For Your Eyes Only |
directed by John Glen
(United Artists/MGM, 1981)
The sinister Ernst Blofeld, nemesis so often to Sean Connery's James Bond, was dropped from the Bond mythos after a successful lawsuit by Kevin McClory, who claimed rights to the character and his criminal organization SPECTRE. It was probably a good idea to lose him anyway -- after all, he returned from the dead so often I was beginning to have doubts about Bond's abilities.
So I'm not sure why filmmakers decided to insert a Blofeld clone (an uncredited John Hollis) into the throwaway opening sequence of For Your Eyes Only. It serves no purpose other than to fill time before the opening credits, to bring back an overused character (unnamed, I assume, to avoid further litigation) and dispose of him once again. It was, I've heard, a deliberately slap at McClory, but it would have been better left out.
Fortunately, the rest of the movie picks up from there, successfully dusting off the ashes left by the Moonraker debacle and putting Bond (Roger Moore) back on an even keel. A British spyship carrying vital military technology is sunk in unfriendly waters, and the man hired to salvage the equipment is murdered. That sends his daughter, Melina Havelock (Carole Bouquet), off on a mission of vengeance, which brings her repeatedly into contact with Bond on his mission to uncover the villain and recover the missing technology.
Rather than settling for a single, obvious megalomaniacal villain, For Your Eyes Only gives us two suspicious rivals (Julian Glover as Aristotle Kristatos and Topol as Milos Colombo) and allows us to guess at which is really the bad guy. Add a sinister assassin (Michael Gothard as Emil Locque), a murderous skier (John Wyman as Erich Kriegler) and a sex-crazed American skater (Lynn-Holly Johnson as Bibi), who is too young for even Bond's broad tastes, and you have a cast who'll keep you watching and guessing throughout the film. Rather than hit us over the head again with plots to rule (or annihilate) the entire world, Eyes provides a more believable, realistic scenario which is a suspenseful pleasure to watch. This is Bond at his most basic, and it's nice to see him shine without the overuse of special effects.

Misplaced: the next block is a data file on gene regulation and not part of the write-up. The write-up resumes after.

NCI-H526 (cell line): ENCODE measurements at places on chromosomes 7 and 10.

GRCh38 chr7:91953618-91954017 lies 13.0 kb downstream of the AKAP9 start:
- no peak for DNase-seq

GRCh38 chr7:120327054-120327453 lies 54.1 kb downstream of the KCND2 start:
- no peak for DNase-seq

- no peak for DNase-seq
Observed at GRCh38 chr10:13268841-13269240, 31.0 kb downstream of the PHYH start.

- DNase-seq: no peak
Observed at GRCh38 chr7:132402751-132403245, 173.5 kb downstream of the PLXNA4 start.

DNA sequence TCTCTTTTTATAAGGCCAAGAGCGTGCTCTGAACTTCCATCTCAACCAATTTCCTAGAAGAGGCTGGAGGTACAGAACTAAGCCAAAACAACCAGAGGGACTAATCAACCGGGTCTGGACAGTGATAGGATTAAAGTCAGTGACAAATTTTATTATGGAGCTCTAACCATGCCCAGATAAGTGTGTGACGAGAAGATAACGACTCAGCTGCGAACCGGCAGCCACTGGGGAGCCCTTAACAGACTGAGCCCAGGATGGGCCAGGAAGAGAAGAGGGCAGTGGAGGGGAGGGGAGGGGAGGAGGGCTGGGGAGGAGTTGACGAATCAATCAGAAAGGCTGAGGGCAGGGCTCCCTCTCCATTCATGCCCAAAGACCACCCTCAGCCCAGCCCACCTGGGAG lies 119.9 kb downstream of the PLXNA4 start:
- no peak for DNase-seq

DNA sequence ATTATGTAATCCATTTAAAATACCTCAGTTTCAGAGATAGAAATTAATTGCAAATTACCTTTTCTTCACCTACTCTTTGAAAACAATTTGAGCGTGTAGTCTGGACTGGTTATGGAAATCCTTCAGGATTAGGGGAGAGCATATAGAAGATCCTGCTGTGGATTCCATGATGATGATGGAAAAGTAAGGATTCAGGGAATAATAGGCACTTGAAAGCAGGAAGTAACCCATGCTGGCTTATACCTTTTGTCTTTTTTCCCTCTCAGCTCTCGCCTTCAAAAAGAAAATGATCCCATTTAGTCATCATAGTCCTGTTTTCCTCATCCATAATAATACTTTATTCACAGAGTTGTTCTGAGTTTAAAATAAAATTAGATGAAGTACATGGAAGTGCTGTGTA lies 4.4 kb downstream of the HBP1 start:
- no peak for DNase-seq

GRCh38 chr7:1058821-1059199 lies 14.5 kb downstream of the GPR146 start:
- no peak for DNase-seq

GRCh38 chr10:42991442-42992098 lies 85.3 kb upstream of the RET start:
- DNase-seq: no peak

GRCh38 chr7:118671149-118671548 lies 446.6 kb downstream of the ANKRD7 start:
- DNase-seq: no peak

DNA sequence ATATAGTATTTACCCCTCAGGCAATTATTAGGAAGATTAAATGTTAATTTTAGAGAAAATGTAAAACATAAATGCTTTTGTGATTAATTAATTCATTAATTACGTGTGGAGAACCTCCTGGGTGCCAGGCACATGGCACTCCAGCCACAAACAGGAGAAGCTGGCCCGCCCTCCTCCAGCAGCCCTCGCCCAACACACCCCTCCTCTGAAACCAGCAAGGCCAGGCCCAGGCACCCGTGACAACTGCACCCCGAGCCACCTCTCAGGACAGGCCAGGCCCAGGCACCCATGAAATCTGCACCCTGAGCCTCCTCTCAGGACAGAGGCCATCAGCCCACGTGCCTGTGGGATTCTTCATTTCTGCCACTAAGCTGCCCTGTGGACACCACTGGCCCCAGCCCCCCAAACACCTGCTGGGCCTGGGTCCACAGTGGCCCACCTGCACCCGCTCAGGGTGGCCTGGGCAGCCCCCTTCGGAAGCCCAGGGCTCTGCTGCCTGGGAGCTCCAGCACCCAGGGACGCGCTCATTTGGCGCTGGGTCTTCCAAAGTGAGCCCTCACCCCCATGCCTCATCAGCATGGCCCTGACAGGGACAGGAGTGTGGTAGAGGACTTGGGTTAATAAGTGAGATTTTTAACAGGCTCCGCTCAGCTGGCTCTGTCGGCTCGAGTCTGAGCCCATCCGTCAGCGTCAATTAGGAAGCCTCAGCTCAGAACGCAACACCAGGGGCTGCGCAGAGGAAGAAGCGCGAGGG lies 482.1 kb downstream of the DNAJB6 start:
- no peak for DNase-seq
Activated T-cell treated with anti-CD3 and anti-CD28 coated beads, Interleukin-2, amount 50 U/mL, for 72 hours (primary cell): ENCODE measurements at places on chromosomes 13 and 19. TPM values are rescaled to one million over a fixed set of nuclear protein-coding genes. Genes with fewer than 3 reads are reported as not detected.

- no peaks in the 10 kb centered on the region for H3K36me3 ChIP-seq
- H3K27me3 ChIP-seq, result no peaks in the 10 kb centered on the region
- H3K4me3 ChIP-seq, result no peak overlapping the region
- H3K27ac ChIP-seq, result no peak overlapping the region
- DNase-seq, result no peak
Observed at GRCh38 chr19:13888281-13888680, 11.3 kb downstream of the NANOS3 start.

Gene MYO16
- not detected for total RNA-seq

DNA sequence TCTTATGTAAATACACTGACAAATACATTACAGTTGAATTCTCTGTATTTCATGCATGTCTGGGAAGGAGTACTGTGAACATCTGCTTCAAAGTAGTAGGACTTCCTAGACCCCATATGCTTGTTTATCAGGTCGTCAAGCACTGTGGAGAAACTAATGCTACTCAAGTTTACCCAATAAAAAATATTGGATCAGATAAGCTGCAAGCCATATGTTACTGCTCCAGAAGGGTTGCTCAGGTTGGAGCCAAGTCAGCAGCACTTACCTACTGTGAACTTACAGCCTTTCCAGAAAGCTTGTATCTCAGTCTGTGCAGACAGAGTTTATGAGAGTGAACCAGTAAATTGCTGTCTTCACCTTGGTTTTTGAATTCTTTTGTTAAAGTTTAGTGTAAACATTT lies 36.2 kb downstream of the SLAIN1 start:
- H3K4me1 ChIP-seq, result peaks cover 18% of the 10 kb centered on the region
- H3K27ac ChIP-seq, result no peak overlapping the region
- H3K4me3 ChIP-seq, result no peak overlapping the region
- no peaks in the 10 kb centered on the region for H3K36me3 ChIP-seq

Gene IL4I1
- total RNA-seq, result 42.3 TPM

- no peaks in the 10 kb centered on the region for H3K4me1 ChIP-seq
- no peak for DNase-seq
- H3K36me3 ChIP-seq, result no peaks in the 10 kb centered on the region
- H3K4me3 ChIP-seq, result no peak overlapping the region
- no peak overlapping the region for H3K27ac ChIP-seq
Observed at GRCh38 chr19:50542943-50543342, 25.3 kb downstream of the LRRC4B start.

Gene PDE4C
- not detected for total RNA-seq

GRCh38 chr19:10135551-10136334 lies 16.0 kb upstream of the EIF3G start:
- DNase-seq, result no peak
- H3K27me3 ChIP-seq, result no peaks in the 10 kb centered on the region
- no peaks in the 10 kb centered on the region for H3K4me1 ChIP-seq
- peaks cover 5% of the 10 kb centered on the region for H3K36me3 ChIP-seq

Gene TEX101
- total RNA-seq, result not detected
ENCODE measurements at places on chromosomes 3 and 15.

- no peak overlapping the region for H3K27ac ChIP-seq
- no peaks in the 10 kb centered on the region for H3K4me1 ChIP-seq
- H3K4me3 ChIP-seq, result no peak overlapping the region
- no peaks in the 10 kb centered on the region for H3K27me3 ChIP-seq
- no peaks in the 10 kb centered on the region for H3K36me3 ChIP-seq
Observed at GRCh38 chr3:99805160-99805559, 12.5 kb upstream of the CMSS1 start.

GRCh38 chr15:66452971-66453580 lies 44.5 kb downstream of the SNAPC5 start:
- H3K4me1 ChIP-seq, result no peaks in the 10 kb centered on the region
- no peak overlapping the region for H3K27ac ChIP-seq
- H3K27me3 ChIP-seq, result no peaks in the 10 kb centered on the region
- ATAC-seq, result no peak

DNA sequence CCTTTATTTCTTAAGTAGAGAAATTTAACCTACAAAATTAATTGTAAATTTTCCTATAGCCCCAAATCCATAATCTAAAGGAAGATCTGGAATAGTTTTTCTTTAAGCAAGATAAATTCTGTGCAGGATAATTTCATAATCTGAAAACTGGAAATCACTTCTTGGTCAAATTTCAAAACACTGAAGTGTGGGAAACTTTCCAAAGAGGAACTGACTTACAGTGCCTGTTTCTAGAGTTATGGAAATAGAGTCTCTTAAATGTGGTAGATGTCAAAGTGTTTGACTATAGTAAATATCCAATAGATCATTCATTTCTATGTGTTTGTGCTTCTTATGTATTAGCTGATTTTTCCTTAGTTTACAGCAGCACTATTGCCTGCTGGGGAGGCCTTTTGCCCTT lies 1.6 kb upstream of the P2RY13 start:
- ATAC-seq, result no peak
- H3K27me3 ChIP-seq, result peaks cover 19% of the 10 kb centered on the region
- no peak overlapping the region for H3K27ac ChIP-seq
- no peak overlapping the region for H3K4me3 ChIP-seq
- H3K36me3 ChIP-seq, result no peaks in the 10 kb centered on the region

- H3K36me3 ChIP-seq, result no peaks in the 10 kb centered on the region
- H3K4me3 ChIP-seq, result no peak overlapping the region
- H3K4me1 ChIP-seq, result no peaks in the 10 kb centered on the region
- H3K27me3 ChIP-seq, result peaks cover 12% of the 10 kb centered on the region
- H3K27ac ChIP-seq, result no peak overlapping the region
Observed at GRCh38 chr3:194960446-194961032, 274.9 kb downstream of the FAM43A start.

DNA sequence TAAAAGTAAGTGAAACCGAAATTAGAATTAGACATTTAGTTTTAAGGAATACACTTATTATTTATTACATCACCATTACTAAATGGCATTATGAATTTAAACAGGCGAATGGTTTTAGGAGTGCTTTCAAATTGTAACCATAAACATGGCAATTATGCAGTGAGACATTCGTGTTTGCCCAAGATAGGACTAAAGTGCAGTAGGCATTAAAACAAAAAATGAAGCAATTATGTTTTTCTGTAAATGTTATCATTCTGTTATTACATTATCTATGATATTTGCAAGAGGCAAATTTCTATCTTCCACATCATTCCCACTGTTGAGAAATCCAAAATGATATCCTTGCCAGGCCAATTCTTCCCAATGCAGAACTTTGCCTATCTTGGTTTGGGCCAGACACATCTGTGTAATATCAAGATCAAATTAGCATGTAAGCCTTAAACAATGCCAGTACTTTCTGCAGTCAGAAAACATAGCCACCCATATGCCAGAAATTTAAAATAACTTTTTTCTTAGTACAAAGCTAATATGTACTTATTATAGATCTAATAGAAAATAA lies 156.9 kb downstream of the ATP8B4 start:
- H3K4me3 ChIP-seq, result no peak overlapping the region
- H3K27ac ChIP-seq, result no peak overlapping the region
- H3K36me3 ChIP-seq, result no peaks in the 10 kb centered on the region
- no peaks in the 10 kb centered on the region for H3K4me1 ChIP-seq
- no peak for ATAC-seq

Bernard Lee as M, who died while preparing for this movie, is sorely missed here; Geoffrey Kean as Minister of Defense Frederick Gray returns to act in his stead. The ever-present Miss Moneypenny (Lois Maxwell) is starting to show the wear of two decades of fruitless flirtations. But Moore accounts himself well in this one, matching his excellent performance in The Spy Who Loved Me and going far to make up for Moonraker. (Moore's hat-tossing entrance into Moneypenny's office is a nice tip of the hat to a discarded Connery tradition.)
This is another peak in the Roger Moore years. Watch it with pleasure.
[ by Tom Knapp ]